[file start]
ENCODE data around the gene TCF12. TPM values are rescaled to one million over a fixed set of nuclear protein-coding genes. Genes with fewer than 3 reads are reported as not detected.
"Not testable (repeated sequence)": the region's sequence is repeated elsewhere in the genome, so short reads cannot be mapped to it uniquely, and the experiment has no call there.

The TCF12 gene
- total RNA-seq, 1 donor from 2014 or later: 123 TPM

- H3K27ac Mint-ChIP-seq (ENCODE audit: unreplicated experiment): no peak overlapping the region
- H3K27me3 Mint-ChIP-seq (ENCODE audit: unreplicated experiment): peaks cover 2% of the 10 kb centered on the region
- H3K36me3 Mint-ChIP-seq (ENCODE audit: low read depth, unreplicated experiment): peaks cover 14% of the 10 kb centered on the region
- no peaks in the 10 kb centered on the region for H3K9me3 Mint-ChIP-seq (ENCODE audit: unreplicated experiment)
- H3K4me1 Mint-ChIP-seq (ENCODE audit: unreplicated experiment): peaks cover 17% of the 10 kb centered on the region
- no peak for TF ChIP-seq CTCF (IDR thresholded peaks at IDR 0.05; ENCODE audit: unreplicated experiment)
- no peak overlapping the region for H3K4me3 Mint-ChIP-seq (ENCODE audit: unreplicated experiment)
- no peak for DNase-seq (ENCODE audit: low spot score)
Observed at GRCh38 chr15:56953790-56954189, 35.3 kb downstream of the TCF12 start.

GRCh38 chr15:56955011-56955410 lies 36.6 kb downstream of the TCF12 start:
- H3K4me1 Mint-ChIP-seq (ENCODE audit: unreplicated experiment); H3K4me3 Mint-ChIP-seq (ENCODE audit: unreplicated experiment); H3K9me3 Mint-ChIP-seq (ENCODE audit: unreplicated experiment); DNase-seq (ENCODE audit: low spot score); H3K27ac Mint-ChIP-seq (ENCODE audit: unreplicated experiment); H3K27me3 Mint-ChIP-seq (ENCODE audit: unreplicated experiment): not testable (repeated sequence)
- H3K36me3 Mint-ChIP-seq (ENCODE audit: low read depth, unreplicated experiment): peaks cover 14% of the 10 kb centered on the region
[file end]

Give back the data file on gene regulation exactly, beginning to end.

ENCODE data around the gene TCF12. TPM values are rescaled to one million over a fixed set of nuclear protein-coding genes. Genes with fewer than 3 reads are reported as not detected.
"Not testable (repeated sequence)": the region's sequence is repeated elsewhere in the genome, so short reads cannot be mapped to it uniquely, and the experiment has no call there.

The TCF12 gene
- total RNA-seq, 1 donor from 2014 or later: 123 TPM

- H3K27ac Mint-ChIP-seq (ENCODE audit: unreplicated experiment): no peak overlapping the region
- H3K27me3 Mint-ChIP-seq (ENCODE audit: unreplicated experiment): peaks cover 2% of the 10 kb centered on the region
- H3K36me3 Mint-ChIP-seq (ENCODE audit: low read depth, unreplicated experiment): peaks cover 14% of the 10 kb centered on the region
- no peaks in the 10 kb centered on the region for H3K9me3 Mint-ChIP-seq (ENCODE audit: unreplicated experiment)
- H3K4me1 Mint-ChIP-seq (ENCODE audit: unreplicated experiment): peaks cover 17% of the 10 kb centered on the region
- no peak for TF ChIP-seq CTCF (IDR thresholded peaks at IDR 0.05; ENCODE audit: unreplicated experiment)
- no peak overlapping the region for H3K4me3 Mint-ChIP-seq (ENCODE audit: unreplicated experiment)
- no peak for DNase-seq (ENCODE audit: low spot score)
Observed at GRCh38 chr15:56953790-56954189, 35.3 kb downstream of the TCF12 start.

GRCh38 chr15:56955011-56955410 lies 36.6 kb downstream of the TCF12 start:
- H3K4me1 Mint-ChIP-seq (ENCODE audit: unreplicated experiment); H3K4me3 Mint-ChIP-seq (ENCODE audit: unreplicated experiment); H3K9me3 Mint-ChIP-seq (ENCODE audit: unreplicated experiment); DNase-seq (ENCODE audit: low spot score); H3K27ac Mint-ChIP-seq (ENCODE audit: unreplicated experiment); H3K27me3 Mint-ChIP-seq (ENCODE audit: unreplicated experiment): not testable (repeated sequence)
- H3K36me3 Mint-ChIP-seq (ENCODE audit: low read depth, unreplicated experiment): peaks cover 14% of the 10 kb centered on the region